We argue that seemingly deep-seated partisan divisions may be built on a foundation of surprising consensus, not only in terms of the wealth distributions that people prefer (Norton & Ariely, 2011, this issue), but also in the gut-level moral reactions and beliefs about money and happiness that may underlie those preferences.
January 2011: Perspectives on Psychological Science: a Journal of the Association for Psychological Science
Ed Diener, Martin E P Seligman
Policy decisions at the organizational, corporate, and governmental levels should be more heavily influenced by issues related to well-being-people's evaluations and feelings about their lives. Domestic policy currently focuses heavily on economic outcomes, although economic indicators omit, and even mislead about, much of what society values. We show that economic indicators have many shortcomings, and that measures of well-being point to important conclusions that are not apparent from economic indicators alone...
July 2004: Psychological Science in the Public Interest: a Journal of the American Psychological Society
Ian Davison, Sandra Cooke
BACKGROUND: Patients with long-term conditions may benefit from involvement in decision-making and the management of their condition. This requires nurses to have a training role, which may conflict with their traditional identity as nurses. AIM: To explore the differences in attitudes and behaviours of 'carer' and 'trainer' nurses to patients taking increasing responsibility and control of their own care on long-term haemodialysis wards. DESIGN: Qualitative comparison of different nursing styles...
June 2015: Journal of Renal Care
Megan E Speer, Jamil P Bhanji, Mauricio R Delgado
Reminders of happy memories can bring back pleasant feelings tied to the original experience, suggesting an intrinsic value in reminiscing about the positive past. However, the neural circuitry underlying the rewarding aspects of autobiographical memory is poorly understood. Using fMRI, we observed enhanced activity during the recall of positive relative to neutral autobiographical memories in corticostriatal circuits that also responded to monetary reward. Enhanced activity in the striatum and medial prefrontal cortex was associated with increases in positive emotion during recall, and striatal engagement further correlated with individual measures of resiliency...
November 19, 2014: Neuron
Savvas Daniel Georgiades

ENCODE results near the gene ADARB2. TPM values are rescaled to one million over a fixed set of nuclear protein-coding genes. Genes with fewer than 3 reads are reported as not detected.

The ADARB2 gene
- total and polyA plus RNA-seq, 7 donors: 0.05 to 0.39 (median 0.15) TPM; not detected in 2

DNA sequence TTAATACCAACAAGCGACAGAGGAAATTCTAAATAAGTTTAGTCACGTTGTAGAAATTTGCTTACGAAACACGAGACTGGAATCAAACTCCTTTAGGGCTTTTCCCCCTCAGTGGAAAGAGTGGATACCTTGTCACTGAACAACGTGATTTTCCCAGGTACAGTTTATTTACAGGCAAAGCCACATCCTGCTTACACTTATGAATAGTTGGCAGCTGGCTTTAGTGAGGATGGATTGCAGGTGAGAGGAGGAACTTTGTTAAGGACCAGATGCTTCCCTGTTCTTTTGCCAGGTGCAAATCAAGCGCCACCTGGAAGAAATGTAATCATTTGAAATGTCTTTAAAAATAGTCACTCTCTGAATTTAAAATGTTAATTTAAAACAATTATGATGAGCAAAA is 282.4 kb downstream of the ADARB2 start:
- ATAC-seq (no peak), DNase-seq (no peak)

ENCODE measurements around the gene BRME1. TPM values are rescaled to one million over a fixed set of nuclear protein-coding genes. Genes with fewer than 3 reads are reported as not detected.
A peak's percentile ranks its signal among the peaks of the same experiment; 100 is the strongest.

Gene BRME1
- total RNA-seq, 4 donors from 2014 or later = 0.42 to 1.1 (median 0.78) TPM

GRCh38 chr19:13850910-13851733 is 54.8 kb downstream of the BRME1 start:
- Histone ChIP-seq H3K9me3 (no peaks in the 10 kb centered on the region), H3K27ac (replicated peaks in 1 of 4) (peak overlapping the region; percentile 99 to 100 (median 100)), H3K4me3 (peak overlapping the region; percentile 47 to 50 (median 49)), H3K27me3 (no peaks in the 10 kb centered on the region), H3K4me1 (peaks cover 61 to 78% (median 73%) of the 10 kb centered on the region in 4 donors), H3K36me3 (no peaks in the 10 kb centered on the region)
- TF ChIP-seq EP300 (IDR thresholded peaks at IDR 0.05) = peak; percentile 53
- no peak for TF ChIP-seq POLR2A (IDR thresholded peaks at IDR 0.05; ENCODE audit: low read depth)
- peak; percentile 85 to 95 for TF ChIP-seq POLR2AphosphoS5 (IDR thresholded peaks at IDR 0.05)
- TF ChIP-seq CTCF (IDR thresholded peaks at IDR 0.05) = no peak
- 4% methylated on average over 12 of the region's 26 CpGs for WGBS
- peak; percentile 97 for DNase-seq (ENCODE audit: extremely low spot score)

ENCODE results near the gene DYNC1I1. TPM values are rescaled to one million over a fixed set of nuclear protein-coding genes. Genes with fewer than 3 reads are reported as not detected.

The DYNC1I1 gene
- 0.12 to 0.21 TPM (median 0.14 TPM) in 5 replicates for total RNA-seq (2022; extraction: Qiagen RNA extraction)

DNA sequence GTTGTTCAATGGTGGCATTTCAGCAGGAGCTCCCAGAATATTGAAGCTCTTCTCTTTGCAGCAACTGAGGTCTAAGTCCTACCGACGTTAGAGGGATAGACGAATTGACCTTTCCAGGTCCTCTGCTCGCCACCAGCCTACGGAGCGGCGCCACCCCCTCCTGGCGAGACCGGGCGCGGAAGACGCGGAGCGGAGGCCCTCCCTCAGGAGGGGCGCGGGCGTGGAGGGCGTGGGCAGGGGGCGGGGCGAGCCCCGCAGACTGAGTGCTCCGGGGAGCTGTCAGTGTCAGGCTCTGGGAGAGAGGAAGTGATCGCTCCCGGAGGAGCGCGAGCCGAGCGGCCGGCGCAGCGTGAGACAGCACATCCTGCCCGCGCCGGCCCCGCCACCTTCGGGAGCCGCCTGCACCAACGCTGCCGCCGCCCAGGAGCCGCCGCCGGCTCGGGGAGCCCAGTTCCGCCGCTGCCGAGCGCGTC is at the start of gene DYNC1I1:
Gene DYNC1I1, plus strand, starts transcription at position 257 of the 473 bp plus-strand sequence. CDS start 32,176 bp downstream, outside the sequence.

This exploratory research examined adjustment challenges, resiliencies, attitudes, emotional health, economic stability, criminal involvement, victimization and service experiences, and some cultural propensities of Greek Immigrants (GIs) in Australia using a convenient multi-generational sample (n = 123; response rate = .5). Data were collected via surveys, telephone, and personal-interviews in four major Australian cities. Among other things, the study revealed that Greek identity and cultural customs are often significant to first generation GIs...
October 2015: Journal of Immigrant and Minority Health
Amit Kumar, Matthew A Killingsworth, Thomas Gilovich
Experiential purchases (money spent on doing) tend to provide more enduring happiness than material purchases (money spent on having). Although most research comparing these two types of purchases has focused on their downstream hedonic consequences, the present research investigated hedonic differences that occur before consumption. We argue that waiting for experiences tends to be more positive than waiting for possessions. Four studies demonstrate that people derive more happiness from the anticipation of experiential purchases and that waiting for an experience tends to be more pleasurable and exciting than waiting to receive a material good...
October 2014: Psychological Science
Sonja Nisslé, Tom Bschor
Life event research examines the effect of life events on the course of psychiatric diseases, but the published literature considers almost only negative events. We describe the cases of two female patients who had to be hospitalized for depression after lottery winnings of over 1M DM. The 4-year follow-up shows a good outcome in both patients. Case analyses suggest that in both patients, winning was a life event relevant to the development of the depressive episode. Desirable life events might influence the course of a psychiatric illness just as negative events do...
2002: International Journal of Psychiatry in Clinical Practice